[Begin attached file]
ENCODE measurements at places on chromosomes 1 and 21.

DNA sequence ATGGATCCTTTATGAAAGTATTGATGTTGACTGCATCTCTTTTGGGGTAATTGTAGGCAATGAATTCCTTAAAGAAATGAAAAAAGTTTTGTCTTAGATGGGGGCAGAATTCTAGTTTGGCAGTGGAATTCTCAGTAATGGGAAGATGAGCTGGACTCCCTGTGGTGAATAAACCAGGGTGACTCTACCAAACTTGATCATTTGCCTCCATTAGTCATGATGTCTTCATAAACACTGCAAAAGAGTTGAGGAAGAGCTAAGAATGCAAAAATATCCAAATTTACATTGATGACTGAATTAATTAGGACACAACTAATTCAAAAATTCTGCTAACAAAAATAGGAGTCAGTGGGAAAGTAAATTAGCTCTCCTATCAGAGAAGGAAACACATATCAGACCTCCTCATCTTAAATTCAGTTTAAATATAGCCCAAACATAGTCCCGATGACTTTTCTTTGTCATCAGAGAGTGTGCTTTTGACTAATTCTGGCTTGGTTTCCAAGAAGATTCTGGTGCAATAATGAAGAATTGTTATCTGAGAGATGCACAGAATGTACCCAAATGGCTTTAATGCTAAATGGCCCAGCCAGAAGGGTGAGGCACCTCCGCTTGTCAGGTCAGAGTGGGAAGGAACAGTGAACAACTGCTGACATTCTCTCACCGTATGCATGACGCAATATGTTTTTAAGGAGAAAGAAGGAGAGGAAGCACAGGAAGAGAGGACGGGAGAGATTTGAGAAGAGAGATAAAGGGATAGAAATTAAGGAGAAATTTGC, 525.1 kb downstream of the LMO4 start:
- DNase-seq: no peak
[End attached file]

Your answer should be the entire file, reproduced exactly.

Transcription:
ENCODE measurements at places on chromosomes 1 and 21.

DNA sequence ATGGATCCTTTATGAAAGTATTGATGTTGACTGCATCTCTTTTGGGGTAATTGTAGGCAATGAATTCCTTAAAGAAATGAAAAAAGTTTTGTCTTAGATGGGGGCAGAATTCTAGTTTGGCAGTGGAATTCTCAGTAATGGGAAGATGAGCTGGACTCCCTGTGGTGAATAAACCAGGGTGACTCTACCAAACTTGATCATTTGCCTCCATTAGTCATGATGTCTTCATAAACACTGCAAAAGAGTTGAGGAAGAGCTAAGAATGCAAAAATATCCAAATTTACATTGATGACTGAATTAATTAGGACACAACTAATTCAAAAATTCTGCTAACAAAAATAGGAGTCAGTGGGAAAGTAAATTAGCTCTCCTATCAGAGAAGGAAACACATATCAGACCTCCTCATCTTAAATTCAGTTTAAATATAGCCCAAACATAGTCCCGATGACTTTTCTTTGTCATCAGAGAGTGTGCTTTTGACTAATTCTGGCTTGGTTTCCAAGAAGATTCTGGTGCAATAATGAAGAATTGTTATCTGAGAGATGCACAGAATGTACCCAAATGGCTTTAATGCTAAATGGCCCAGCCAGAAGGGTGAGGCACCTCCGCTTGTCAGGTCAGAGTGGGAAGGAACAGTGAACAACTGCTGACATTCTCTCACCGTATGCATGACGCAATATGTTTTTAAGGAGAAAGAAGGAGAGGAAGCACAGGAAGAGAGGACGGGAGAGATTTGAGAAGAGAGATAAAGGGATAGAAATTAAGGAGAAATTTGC, 525.1 kb downstream of the LMO4 start:
- DNase-seq: no peak